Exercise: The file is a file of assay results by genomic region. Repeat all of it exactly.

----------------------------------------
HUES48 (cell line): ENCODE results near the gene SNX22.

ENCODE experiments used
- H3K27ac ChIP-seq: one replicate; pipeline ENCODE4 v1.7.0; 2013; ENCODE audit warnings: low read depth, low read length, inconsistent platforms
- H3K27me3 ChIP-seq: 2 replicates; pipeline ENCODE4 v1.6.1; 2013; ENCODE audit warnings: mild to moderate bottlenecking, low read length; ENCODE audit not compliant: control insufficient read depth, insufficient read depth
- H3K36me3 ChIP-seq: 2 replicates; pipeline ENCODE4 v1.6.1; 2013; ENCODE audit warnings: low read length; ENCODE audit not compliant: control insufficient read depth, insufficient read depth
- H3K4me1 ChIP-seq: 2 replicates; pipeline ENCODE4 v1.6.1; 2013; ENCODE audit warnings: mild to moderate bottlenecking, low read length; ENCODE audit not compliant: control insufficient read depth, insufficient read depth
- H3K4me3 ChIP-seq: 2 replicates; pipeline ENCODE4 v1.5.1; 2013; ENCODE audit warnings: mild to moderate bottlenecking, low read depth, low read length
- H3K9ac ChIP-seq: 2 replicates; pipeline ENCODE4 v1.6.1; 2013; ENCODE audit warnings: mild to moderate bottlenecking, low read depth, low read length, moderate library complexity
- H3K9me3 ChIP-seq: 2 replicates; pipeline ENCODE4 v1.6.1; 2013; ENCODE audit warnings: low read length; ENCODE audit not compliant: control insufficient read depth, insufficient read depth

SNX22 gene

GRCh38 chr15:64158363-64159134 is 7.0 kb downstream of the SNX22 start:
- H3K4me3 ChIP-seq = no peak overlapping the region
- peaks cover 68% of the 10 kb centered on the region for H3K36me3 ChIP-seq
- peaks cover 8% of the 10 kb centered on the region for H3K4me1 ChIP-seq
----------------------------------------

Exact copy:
HUES48 (cell line): ENCODE results near the gene SNX22.

ENCODE experiments used
- H3K27ac ChIP-seq: one replicate; pipeline ENCODE4 v1.7.0; 2013; ENCODE audit warnings: low read depth, low read length, inconsistent platforms
- H3K27me3 ChIP-seq: 2 replicates; pipeline ENCODE4 v1.6.1; 2013; ENCODE audit warnings: mild to moderate bottlenecking, low read length; ENCODE audit not compliant: control insufficient read depth, insufficient read depth
- H3K36me3 ChIP-seq: 2 replicates; pipeline ENCODE4 v1.6.1; 2013; ENCODE audit warnings: low read length; ENCODE audit not compliant: control insufficient read depth, insufficient read depth
- H3K4me1 ChIP-seq: 2 replicates; pipeline ENCODE4 v1.6.1; 2013; ENCODE audit warnings: mild to moderate bottlenecking, low read length; ENCODE audit not compliant: control insufficient read depth, insufficient read depth
- H3K4me3 ChIP-seq: 2 replicates; pipeline ENCODE4 v1.5.1; 2013; ENCODE audit warnings: mild to moderate bottlenecking, low read depth, low read length
- H3K9ac ChIP-seq: 2 replicates; pipeline ENCODE4 v1.6.1; 2013; ENCODE audit warnings: mild to moderate bottlenecking, low read depth, low read length, moderate library complexity
- H3K9me3 ChIP-seq: 2 replicates; pipeline ENCODE4 v1.6.1; 2013; ENCODE audit warnings: low read length; ENCODE audit not compliant: control insufficient read depth, insufficient read depth

SNX22 gene

GRCh38 chr15:64158363-64159134 is 7.0 kb downstream of the SNX22 start:
- H3K4me3 ChIP-seq = no peak overlapping the region
- peaks cover 68% of the 10 kb centered on the region for H3K36me3 ChIP-seq
- peaks cover 8% of the 10 kb centered on the region for H3K4me1 ChIP-seq